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US schools setting up campuses in China

By Lia Zhu in San Francisco | China Daily USA | Updated: 2018-01-25 17:08

The increasing demand of Chinese students wanting degrees from US schools is prompting US universities to set up branch campuses in China.

Prominent universities such as NYU, Duke and UC-Berkeley have established campuses in Shanghai, Kunshan and Shenzhen in partnership with Chinese universities.

The University of California (UC) is exploring more opportunities to bridge the US and Chinese markets.

The world's second-largest economy also contributes the largest number of international students to the university, Christine Gulbranson, senior vice-president at UC's office of innovation and entrepreneurship, told CNBC in a recent interview.

In 2016, nearly 20,000 students from China enrolled in the university, almost 10 times more than in 2000.

Thousands of UC alumni are currently in China, one of UC's most robust alumni locations, and the university is looking at how to engage with the market, she added.

So far, 38 overseas institutions have set up branch campuses on the Chinese mainland, and 14 of them are from the US, according to data gathered by the Cross-Border Education Research Team (C-Bert) at the State University of New York at Albany in January 2017.

US institutions have the highest number of campuses, followed by the United Kingdom with eight and France with three.

"The US has many reputed universities and the Chinese students have a strong desire to study in the US. To them, it's convenient and cost-effective to acquire a US degree without studying abroad," said Yenbo Wu, associate vice-president of international education at San Francisco State University.

According to C-Bert, Johns Hopkins School of Advanced International Studies and Fort Hays State University were the first US institutions to set up campuses in China. Hopkins -Nanjing Center for Chinese and American Studies and Sias International University (Henan) were founded in 2000.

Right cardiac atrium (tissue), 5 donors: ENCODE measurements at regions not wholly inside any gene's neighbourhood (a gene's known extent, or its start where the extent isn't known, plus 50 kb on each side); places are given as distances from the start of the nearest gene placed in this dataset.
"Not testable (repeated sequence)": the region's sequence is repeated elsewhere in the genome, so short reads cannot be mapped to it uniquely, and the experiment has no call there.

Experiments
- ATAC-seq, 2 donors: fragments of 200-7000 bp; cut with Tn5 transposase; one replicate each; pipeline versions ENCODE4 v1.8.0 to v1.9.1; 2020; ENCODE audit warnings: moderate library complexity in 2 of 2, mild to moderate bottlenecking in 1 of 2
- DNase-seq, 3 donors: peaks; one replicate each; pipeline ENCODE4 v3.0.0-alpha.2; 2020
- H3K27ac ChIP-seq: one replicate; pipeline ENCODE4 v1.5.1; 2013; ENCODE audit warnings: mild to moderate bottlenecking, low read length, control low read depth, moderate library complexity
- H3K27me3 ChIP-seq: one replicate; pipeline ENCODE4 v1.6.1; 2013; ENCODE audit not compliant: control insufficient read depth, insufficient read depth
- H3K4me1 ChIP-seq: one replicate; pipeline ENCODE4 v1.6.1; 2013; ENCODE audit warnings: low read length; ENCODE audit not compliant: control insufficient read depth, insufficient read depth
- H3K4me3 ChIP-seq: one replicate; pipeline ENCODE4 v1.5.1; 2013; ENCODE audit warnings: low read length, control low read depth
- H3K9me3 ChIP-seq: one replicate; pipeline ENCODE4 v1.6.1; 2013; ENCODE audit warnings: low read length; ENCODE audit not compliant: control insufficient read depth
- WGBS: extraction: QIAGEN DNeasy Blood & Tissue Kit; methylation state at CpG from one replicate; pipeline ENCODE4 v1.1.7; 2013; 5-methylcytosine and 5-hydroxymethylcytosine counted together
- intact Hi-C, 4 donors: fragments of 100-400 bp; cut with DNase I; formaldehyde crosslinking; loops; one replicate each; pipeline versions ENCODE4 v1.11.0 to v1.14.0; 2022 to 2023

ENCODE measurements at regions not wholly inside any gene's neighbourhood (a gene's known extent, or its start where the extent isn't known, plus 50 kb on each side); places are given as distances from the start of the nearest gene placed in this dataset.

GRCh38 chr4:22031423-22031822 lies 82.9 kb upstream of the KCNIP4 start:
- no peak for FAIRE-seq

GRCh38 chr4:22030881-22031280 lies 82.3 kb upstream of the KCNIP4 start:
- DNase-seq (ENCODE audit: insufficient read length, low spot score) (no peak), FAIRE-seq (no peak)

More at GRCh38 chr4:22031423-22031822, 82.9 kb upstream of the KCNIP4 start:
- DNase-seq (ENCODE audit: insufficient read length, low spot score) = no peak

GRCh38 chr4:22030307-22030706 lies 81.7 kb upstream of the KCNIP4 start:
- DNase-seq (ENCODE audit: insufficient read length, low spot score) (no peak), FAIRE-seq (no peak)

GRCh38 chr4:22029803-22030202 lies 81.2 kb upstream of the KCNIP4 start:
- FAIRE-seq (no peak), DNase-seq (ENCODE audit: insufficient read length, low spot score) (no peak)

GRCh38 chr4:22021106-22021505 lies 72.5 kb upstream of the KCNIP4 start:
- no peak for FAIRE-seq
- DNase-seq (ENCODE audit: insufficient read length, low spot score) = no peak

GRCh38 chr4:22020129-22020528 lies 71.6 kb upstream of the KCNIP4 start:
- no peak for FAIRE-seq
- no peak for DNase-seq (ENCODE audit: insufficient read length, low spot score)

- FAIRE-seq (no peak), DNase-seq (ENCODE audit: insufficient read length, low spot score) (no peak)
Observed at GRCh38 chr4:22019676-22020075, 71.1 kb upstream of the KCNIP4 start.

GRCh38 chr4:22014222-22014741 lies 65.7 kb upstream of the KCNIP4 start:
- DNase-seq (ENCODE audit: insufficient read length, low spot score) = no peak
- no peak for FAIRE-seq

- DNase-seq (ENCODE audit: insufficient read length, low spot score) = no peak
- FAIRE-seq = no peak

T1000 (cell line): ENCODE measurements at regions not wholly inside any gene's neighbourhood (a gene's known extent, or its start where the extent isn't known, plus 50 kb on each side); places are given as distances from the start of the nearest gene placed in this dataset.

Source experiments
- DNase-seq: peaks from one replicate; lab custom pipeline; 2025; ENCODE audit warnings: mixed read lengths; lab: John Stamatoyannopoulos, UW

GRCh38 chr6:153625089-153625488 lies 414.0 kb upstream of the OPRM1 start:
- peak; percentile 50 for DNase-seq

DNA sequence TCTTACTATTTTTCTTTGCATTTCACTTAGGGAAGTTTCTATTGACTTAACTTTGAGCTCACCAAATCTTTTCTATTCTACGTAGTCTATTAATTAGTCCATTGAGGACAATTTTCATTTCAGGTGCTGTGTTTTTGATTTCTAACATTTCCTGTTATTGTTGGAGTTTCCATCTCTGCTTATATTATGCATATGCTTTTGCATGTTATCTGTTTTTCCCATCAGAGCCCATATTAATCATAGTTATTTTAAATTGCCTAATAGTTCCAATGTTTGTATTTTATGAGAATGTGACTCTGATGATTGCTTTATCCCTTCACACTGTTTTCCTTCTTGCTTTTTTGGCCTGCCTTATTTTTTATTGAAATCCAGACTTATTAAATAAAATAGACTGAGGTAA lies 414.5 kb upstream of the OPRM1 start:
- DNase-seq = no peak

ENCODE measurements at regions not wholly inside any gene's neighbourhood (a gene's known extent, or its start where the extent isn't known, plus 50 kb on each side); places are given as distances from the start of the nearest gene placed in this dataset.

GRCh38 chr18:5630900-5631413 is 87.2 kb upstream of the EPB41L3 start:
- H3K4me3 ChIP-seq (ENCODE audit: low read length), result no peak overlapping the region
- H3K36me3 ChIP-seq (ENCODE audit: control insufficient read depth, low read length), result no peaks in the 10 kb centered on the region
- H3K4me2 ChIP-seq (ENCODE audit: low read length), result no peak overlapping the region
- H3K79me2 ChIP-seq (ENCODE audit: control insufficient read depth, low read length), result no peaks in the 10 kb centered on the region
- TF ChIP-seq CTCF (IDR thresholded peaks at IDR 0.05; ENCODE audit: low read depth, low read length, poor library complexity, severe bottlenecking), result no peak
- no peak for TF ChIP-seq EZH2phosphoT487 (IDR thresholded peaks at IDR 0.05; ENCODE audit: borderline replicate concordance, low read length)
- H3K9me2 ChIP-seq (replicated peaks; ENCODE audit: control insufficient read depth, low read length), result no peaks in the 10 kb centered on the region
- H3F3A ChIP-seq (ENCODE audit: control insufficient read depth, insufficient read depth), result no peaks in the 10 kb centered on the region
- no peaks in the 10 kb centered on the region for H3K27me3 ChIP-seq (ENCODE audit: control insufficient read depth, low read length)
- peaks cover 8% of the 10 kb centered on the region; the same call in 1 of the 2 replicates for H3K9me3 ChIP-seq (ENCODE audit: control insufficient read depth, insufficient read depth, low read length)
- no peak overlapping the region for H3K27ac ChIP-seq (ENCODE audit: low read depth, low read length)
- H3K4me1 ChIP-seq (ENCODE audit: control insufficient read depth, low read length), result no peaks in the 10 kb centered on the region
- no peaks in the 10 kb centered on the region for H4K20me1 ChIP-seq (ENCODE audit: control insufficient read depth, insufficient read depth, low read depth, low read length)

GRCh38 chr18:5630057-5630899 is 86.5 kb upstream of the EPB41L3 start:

The most recent - Georgia Tech Tianjin University Shenzhen and Tianjin Juilliard School - are still under development.

The Chinese government has been encouraging the partnership in the hope of introducing the excellent overseas educational resources to enhance its own academic and research levels, said Wu.

Most of the campuses offer smaller graduate programs in focused areas. Duke Kunshan University, for example, has particular interest in chronic disease and environmental and global Health. Tsinghua-UC Berkeley Shenzhen Institute focuses on information technology and data science, as well as precision medicine and healthcare.

Innovation has become a national strategy of China, and interdisciplinary education with US-China partnership is a win-win achievement for both countries, said Zhu Xuehua, science and technology counselor of the Chinese Consulate General in San Francisco.

"It's good for the universities to take an international approach, which can help build up their reputation and research capabilities. The faculty, students and even communities will benefit from it," said Wu.

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